5 The projects to be funded under AusLink 2 are expected to be a combination of projects not finished in the first five years and those announced by the ALP during 2007 prior to the November 2007 Federal Election. At the time the audit was being completed, agreements with the States to cover the second five year period were being negotiated.
6 ANAO, Planned Audit Work Programme 2007–2008, July 2007, p. 106.
7 Consistent with the AusLink (National Land Transport) Act 2005, the term ‘State' used throughout this report includes the Australian Capital Territory and the Northern Territory.
8 The State selection provided audit coverage of 65 per cent of the AusLink National Network funding for the period 2004–05 to 2008–09.
9 Australian Transport Council, National Guidelines for Transport System Management in Australia, Volume 1—Introduction to the Guidelines and Framework, December 2006, p. 11.
10 Australian Transport Council, National Guidelines for Transport System Management in Australia, Volume 1—Introduction to the Guidelines and Framework, December 2006, p. 11. The AusLink Investment Program: National Projects Notes on Administration (March 2006, updated in November 2006), reiterate this expectation. Specifically, the Notes explain that the Government has committed to progressively adopt a nationally consistent project appraisal methodology drawing upon the National Guidelines. Further, Project Proposal Reports (PPRs) and supplementary information requirements set out in the Notes on Administration (when updated in November 2006) were prepared in line with the National Guidelines methodology.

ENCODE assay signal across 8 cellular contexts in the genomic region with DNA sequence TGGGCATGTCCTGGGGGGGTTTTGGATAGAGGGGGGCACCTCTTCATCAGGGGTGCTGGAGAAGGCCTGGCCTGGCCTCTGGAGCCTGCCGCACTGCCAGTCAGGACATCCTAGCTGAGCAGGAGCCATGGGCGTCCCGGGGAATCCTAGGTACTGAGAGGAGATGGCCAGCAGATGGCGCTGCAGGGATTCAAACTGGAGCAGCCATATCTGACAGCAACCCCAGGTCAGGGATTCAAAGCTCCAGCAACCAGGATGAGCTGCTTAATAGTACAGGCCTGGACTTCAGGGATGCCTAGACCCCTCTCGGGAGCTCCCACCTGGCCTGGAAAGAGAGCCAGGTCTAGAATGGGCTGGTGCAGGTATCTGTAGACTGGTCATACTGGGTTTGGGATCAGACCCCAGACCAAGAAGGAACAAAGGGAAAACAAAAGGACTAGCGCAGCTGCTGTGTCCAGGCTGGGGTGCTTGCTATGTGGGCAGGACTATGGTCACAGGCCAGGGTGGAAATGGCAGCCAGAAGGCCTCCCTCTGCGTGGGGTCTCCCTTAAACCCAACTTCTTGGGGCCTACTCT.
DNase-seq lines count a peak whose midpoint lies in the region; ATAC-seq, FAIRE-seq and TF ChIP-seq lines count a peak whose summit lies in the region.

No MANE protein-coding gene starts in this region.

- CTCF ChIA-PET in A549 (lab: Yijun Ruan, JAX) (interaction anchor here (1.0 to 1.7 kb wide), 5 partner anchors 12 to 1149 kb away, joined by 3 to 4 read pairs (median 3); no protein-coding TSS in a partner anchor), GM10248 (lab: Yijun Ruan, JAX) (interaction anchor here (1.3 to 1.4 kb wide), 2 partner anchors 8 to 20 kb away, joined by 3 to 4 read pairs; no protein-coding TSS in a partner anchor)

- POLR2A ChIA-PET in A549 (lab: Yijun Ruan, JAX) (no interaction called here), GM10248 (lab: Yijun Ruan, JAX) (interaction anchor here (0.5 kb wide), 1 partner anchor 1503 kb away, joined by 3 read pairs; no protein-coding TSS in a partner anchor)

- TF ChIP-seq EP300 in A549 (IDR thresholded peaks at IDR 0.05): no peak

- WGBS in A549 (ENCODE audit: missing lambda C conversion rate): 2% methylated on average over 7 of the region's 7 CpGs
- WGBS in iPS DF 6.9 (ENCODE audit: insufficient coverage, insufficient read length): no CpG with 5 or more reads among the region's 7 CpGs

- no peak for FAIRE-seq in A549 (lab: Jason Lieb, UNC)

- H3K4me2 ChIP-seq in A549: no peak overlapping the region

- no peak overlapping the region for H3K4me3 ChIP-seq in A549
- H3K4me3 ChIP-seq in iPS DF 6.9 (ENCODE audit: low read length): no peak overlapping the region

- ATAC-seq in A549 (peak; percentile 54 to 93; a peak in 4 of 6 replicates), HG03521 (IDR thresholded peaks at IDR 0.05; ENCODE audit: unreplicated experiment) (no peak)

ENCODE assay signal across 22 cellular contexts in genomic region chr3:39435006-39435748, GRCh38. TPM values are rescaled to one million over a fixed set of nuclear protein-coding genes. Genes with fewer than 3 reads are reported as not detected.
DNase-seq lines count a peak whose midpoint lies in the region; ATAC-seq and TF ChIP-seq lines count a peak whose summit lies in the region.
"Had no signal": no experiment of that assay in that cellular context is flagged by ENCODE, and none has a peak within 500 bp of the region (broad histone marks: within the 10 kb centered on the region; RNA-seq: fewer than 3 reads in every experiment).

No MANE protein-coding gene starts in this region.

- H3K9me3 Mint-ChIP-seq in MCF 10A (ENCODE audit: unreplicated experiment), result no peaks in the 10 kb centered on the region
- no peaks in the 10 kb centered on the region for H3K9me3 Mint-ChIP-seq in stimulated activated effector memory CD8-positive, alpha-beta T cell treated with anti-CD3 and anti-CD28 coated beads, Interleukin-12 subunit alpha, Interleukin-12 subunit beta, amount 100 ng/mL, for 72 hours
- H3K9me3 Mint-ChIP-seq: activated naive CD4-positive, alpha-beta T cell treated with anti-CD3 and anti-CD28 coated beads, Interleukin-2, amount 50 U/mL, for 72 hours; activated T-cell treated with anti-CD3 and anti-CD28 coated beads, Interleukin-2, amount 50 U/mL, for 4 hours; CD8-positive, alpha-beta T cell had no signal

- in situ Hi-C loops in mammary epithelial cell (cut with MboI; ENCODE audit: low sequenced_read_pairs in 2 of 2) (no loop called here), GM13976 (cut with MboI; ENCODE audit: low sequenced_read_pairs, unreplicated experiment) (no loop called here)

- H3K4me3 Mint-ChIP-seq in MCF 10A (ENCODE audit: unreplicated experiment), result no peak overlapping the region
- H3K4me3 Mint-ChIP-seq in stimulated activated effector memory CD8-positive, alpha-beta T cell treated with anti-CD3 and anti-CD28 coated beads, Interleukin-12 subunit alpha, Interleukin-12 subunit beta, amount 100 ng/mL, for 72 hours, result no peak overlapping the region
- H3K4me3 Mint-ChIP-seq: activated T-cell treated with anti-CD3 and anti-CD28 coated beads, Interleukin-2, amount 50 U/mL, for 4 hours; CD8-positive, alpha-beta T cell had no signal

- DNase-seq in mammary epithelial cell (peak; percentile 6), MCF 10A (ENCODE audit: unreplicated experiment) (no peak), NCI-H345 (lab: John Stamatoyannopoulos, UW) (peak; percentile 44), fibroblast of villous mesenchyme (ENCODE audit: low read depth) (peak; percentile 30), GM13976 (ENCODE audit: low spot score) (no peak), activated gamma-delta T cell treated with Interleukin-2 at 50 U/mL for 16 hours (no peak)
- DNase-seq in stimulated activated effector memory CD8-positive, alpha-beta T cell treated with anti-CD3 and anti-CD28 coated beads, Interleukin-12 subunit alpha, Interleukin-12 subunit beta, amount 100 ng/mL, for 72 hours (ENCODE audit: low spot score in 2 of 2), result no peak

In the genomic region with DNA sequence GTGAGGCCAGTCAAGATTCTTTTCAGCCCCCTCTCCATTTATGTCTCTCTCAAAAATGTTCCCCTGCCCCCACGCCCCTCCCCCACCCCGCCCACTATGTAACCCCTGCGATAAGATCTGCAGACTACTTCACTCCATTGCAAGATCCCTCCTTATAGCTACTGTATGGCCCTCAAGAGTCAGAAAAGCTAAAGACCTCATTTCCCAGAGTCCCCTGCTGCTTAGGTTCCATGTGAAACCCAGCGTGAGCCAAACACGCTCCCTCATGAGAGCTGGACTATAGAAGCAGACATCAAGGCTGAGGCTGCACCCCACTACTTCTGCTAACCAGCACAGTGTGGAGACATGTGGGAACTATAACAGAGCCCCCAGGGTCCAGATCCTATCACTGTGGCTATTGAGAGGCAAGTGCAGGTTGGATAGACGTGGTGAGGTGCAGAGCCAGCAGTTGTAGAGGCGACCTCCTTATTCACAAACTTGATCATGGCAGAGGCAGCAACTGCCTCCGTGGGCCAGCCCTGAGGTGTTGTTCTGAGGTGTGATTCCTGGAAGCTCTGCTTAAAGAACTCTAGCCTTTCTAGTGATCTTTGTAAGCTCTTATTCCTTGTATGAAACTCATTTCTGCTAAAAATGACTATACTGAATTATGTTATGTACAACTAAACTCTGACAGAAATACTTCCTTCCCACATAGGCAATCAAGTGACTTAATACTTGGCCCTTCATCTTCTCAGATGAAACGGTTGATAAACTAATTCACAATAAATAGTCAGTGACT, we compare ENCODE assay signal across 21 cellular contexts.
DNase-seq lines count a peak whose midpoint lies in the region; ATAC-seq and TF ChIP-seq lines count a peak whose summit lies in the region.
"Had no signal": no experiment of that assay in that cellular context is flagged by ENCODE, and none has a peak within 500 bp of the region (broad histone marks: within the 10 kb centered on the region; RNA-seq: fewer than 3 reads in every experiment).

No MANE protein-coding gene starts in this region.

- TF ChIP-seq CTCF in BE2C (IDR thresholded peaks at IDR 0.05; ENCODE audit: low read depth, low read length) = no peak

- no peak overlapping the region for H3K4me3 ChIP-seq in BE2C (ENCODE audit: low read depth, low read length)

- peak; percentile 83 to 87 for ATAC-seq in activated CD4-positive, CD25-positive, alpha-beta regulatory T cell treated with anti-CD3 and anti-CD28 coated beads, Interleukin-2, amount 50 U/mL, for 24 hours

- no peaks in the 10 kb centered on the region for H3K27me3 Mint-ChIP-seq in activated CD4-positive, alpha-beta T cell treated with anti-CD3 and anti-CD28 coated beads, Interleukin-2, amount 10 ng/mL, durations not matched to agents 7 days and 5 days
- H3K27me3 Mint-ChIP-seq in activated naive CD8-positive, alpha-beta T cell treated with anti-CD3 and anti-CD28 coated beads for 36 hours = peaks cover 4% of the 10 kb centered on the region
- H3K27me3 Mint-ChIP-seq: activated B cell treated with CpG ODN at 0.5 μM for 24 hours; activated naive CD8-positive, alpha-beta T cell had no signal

11 While the National Guidelines were not in place when projects were identified in the AusLink White Paper, the Notes on Administration explained that a funding recipient must submit a PPR for each project prior to funds being approved for that project. As noted earlier, information required by the Notes on Administration to be provided in a PPR for appraisal and, subsequent funding approval, was prepared in accordance with the National Guidelines methodology.
12 The staged appraisal process outlined in the National Guidelines is reiterated in the Notes on Administration.
13 Mike Nichols, Chairman & Chief Executive of The Nichols Group, Report to Secretary of State for Transport: Review of Highways Agency's Major Roads Programme, March 2007, p. 10.
14 Nation Building: Rail, Road, Education & Research and Business, Statement by the Honourable Kevin Rudd MP, Prime Minister, the Honourable Julia Gillard MP, Deputy Prime Minister and Minister for Education, Employment, Workplace Relations and Social Inclusion, the Honourable Wayne Swan MP, Treasurer and the Honourable Anthony Albanese MP, Minister for Infrastructure, Transport, Regional Development and Local Government, 12 December 2008, p. 3.